Be More Conscious

We need to be more conscious. We need to take more accountability for our own learning, health and growth. We need to stop putting all faith and trust into institutions and massive organizations for our well being. Our mental, physical, psychological health rests on our own shoulders. Too many people are forfeiting their own health and wellness for the benefit of others. They sacrifice themselves to the alters of their job, their community, etc.

It is time to take better care of ourselves. Focus on our own total wellness.

“It is high time to rid ourselves of the notion that leisure for workmen is either lost time or a class privilege.”


The 8 hour workday didn’t come about easily. It was fought for all over the world since the early 1800’s. It wasn’t until the late 1800’s, early 1900’s that countries started to implement it. We need to create more “me” time. More time to take care of ourselves and to develop ourselves. Stop feeling guilty for taking care of yourself. You can’t offer to others if your tank is empty.

8 hours workday

The eight-hour day movement or 40-hour week movement, also known as the short-time movement, was a social movement to regulate the length of a working day, preventing excesses and abuses. It had its origins in the Industrial Revolution in Britain, where industrial production in large factories transformed working life. At that time, the working day could range from 10 to 16 hours, the work week was typically six days a week and the use of child labour was common.[1][2] Robert Owen had raised the demand for a ten-hour day in 1810, and instituted it in his socialist enterprise at New Lanark. By 1817 he had formulated the goal of the eight-hour day and coined the slogan: “Eight hours’ labour, Eight hours’ recreation, Eight hours’ rest”. Women and children in England were granted the ten-hour day in 1847. French workers won the 12-hour day after the February Revolution of 1848.[3] A shorter working day and improved working conditions were part of the general protests and agitation for Chartist reforms and the early organisation of trade unions.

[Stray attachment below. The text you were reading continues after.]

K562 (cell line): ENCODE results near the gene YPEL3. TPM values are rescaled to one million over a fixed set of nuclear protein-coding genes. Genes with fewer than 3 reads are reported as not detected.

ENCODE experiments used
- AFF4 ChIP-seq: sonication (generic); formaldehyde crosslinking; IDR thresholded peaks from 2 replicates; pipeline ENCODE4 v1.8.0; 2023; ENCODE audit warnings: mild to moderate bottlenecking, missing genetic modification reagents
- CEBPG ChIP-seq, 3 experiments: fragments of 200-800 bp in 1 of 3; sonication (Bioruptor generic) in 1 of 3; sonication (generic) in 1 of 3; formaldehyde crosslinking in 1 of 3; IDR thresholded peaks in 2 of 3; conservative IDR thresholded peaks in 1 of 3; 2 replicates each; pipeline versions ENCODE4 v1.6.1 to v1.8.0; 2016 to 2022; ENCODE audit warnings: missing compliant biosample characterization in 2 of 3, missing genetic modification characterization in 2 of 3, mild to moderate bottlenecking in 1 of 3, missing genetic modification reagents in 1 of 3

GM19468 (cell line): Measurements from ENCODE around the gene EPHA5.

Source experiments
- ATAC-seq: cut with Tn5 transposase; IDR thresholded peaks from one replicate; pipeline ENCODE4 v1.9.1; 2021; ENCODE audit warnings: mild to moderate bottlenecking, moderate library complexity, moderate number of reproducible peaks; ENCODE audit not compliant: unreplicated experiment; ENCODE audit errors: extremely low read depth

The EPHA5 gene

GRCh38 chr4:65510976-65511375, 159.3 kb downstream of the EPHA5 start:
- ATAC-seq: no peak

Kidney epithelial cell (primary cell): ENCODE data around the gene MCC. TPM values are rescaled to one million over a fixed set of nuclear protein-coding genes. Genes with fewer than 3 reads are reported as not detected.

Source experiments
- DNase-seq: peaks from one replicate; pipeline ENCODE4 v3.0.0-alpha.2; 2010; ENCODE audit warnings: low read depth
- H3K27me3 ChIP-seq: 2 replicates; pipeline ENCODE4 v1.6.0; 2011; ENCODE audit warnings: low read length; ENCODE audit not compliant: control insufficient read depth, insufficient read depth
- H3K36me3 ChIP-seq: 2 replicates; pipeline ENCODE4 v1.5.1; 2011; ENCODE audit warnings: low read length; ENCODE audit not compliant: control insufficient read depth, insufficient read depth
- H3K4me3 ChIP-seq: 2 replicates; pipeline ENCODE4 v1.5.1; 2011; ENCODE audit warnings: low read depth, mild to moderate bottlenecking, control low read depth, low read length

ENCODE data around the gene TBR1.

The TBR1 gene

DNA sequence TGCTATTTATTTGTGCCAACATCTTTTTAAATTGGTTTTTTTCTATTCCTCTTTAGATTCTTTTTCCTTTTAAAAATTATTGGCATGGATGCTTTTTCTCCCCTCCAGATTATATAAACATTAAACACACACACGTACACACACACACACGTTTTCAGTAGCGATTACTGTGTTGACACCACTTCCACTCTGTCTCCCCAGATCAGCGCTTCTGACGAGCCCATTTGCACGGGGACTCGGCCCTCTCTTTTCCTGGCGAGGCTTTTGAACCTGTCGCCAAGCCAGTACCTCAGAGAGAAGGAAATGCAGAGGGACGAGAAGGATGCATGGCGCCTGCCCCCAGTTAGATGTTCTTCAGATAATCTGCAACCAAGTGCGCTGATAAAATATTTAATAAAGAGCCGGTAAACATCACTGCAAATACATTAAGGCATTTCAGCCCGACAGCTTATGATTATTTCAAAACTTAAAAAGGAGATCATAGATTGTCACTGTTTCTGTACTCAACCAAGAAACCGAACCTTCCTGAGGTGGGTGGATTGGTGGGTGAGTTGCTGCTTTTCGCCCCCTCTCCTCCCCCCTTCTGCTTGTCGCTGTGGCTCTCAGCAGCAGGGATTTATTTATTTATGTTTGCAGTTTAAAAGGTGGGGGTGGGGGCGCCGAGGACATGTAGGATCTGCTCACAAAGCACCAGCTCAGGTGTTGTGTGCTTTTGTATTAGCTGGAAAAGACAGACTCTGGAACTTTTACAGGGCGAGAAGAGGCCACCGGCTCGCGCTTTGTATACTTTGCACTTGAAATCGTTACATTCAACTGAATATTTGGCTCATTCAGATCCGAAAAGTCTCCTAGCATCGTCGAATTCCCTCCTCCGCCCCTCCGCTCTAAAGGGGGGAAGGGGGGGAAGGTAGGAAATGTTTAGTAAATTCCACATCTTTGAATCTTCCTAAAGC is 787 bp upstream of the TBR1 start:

Karl Marx saw it as of vital importance to the workers’ health, writing in Das Kapital (1867): “By extending the working day, therefore, capitalist production…not only produces a deterioration of human labour power by robbing it of its normal moral and physical conditions of development and activity, but also produces the premature exhaustion and death of this labour power itself.”[4][5]

Although there were initial successes in achieving an eight-hour day in New Zealand and by the Australian labour movement for skilled workers in the 1840s and 1850s, most employed people had to wait to the early and mid twentieth century for the condition to be widely achieved through the industrialised world through legislative action.

The first country to adopt eight-hour working day nationwide was Uruguay. The eight-hour day was introduced on November 17, 1915, in the government of José Batlle y Ordóñez. Nevertheless the law was not effective on all type of works.

Spain became on April 3, 1919 the first country in the world to introduce an universal law effective on all type of works, restricting the workday to a maximum of eight hours. The “Real decreto de 3 de abril de 1919” was signed by the prime minister, Álvaro de Figueroa, 1st Count of Romanones.

The first international treaty to mention it was the Treaty of Versailles in the annex of its thirteenth part establishing the International Labour Office, now the International Labour Organization.[6]

The eight-hour day was the first topic discussed by the International Labour Organization which resulted in the Hours of Work (Industry) Convention, 1919 ratified by 52 countries as of 2016.

The eight-hour day movement forms part of the early history for the celebration of Labour Day, and May Day in many nations and cultures.

#metime #conscious-living #health #wellness #totalwellness #together

Leave a Reply

Fill in your details below or click an icon to log in: Logo

You are commenting using your account. Log Out /  Change )

Twitter picture

You are commenting using your Twitter account. Log Out /  Change )

Facebook photo

You are commenting using your Facebook account. Log Out /  Change )

Connecting to %s

%d bloggers like this: